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The unexpected water, which is mixed with partially melted magma, could help to explain why and how eruptions happen.
This water may also be playing a role in the formation of the continental crust we live on, and could be further evidence that our planet has had water circulating in its interior since its formation.
Deep Earth in a lab
Jon Blundy of the University of Bristol, UK, and his colleagues made the discovery while studying a huge “anomaly” 15 kilometres beneath the currently dormant Uturuncu volcano in the Bolivian Andes. The anomaly, called the Altiplano-Puna magma body, slows down seismic waves and conducts electricity, unlike surrounding magma.
Blundy’s team took rocks that were spat out by an eruption of Uturuncu 500,000 years ago and mixed them with varying amounts of water before exposing them in the lab to conditions mimicking those in the anomaly.
This included pressures 30,000 times as high as atmospheric pressure, and temperatures up to 1500 °C. “We reproduced conditions deep in the Earth in the lab,” says Blundy.
They found that at a particular water content, the electrical conductivity exactly matched the value measured in the anomaly. “By weight, we calculated it contains 8 to 10 per cent water,” says Blundy.
The Altiplano-Puna magma body is known to be around half a million cubic kilometres in volume, so the researchers estimate it must contain a similar amount of water to some of the largest freshwater lakes on Earth. “It’s probably somewhere between Lake Superior and Lake Huron,” says Blundy. “It’s a staggeringly large amount.”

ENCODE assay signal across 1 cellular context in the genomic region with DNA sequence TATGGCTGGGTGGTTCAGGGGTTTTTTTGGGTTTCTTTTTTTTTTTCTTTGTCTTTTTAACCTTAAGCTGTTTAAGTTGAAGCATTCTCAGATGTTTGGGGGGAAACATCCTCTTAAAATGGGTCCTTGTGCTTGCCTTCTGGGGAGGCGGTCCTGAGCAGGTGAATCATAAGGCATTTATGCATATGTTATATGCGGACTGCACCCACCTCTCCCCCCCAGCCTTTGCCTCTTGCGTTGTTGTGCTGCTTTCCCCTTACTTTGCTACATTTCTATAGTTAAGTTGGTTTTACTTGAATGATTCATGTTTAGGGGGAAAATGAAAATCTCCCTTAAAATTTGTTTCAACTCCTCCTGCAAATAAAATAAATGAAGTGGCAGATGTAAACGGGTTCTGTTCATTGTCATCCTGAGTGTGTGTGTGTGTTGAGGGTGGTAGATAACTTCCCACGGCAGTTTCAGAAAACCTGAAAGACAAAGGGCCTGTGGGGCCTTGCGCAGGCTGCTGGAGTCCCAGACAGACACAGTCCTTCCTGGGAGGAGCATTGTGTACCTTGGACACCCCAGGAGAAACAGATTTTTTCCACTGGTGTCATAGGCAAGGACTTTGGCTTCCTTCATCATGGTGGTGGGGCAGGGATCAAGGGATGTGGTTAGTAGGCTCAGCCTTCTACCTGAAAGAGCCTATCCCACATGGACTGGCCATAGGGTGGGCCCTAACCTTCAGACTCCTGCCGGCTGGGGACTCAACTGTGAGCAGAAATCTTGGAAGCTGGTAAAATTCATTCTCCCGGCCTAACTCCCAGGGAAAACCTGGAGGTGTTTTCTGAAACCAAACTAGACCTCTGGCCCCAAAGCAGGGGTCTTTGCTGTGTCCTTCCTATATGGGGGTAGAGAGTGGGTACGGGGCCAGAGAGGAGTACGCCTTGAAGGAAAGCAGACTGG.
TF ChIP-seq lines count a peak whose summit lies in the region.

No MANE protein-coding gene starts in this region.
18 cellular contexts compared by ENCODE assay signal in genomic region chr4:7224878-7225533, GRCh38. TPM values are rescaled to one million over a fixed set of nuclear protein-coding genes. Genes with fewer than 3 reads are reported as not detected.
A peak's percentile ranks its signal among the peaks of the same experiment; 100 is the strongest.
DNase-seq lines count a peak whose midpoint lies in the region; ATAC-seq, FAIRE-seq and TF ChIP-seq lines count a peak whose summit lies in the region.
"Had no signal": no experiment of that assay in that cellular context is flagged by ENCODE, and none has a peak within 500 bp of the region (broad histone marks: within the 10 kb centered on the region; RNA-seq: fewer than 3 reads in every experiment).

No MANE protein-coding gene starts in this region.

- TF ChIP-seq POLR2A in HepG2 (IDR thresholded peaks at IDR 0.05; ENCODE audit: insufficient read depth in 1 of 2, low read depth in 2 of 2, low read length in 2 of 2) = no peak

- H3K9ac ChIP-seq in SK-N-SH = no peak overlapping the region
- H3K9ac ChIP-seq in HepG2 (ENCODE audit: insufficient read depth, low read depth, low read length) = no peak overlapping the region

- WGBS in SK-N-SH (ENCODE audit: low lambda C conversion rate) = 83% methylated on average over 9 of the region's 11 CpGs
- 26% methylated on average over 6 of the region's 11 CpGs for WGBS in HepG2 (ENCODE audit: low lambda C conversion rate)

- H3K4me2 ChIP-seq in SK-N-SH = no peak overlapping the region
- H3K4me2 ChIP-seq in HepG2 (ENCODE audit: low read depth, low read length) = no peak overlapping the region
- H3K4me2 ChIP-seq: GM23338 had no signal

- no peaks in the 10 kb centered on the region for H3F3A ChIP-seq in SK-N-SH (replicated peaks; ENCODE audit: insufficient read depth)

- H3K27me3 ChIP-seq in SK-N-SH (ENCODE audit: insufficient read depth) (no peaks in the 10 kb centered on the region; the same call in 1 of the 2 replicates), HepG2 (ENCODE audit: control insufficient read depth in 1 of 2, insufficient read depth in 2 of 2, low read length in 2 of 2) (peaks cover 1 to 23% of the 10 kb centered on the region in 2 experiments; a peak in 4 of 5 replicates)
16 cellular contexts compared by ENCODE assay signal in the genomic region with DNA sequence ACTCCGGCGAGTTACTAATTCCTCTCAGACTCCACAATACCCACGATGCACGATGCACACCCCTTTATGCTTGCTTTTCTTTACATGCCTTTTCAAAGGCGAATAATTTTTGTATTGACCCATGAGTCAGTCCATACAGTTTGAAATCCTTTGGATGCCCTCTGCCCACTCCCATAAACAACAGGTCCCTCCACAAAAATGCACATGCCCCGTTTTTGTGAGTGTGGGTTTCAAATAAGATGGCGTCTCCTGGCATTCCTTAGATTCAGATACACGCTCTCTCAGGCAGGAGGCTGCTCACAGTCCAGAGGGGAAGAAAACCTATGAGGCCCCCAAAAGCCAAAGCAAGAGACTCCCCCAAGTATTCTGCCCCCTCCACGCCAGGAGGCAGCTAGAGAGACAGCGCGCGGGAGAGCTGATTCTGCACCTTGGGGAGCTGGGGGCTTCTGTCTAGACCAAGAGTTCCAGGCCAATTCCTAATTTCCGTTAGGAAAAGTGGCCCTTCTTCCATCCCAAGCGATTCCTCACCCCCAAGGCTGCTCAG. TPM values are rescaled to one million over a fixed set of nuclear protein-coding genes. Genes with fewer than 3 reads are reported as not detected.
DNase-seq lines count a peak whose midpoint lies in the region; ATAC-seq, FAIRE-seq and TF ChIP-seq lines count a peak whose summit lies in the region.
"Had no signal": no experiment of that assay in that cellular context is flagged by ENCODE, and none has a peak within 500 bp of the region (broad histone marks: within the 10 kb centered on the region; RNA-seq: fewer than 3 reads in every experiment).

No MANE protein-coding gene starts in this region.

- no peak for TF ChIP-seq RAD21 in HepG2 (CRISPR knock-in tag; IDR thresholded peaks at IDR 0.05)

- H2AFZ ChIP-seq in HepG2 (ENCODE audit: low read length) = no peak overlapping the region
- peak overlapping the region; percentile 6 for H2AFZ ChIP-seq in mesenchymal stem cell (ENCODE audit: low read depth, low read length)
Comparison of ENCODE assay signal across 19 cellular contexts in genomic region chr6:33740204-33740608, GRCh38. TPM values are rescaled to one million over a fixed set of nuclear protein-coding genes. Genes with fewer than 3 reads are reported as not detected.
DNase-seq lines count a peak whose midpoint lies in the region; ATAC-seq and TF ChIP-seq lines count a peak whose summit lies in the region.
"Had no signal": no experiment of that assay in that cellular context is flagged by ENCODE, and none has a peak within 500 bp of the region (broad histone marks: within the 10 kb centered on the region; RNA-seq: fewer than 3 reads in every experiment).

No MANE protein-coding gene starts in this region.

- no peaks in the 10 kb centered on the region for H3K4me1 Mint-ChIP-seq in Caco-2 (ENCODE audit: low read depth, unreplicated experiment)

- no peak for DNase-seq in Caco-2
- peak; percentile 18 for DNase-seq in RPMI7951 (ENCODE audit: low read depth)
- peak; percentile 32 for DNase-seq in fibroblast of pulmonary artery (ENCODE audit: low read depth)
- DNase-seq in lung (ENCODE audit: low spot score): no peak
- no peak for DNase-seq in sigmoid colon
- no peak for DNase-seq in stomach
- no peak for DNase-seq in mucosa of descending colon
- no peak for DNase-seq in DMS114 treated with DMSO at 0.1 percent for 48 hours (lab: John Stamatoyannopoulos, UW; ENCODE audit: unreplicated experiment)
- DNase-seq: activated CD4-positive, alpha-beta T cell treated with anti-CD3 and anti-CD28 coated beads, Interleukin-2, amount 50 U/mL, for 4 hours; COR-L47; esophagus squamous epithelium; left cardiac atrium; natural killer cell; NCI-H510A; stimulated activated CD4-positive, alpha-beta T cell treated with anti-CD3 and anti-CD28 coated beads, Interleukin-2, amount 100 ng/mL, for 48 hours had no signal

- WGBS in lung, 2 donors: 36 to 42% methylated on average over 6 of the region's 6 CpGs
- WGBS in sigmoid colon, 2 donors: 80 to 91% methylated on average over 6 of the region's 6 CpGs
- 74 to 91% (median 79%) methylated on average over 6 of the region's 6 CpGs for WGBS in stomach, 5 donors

Other anomalies with similar unexplained conductivity have been discovered beneath other volcanoes, such as those in the Taupo Volcanic Zone in New Zealand, and Mount St Helen’s in Washington State, which erupted spectacularly in 1980. It’s likely that these are also signs of secret reservoirs.
“This study illuminates a new feature of Earth’s deep-water cycle, and reminds us how little we know about the pathway of water through Earth’s crust and mantle systems on geologic timescales,” says Steve Jacobsen of Northwestern University in Evanston, Illinois, whose team previously discovered a reservoir of water three times the volume of all the oceans 700 kilometres down in the mantle.
Such discoveries add to growing evidence that significant amounts of water exist in Earth’s interior, some of which may even have been the source of today’s oceans. It could be that the water that makes our planet habitable was present in the dust that coalesced to create Earth, rather than arriving later on ice-rich comets or asteroids.
Beyond our reach
We can forget about extracting the newly found water. “It’s dissolved in partially melted rock at 950 to 1000 °C, so it’s not accessible,” says Blundy.
But increased water content in magma may help to explain the composition of continental crust rocks. When magma in the mantle – mainly composed of basalt – rises up into the crust, the water helps to enrich the basalt with silica and deplete it of magnesium, eventually forming rocks like the andesite found beneath the Andes.
“The process in Uturuncu is a microcosm of continental crust formation, and involves much more water than we thought, probably twice as much,” says Blundy.
Water is also one of the volatile components dissolved in magma that drive volcanic eruptions, he says. “Dissolved at shallower depths where the pressure is lower, it comes out as bubbles, which end up as an explosive eruption.”
In the future, understanding more about how water can trigger eruptions could help volcanologists better interpret seismic activity, perhaps improving predictions. “Our results will hopefully improve our ability to interpret these signals of unrest,” says Blundy.
Journal reference: Earth and Planetary Science Letters, DOI: 10.1016/j.epsl.2016.10.023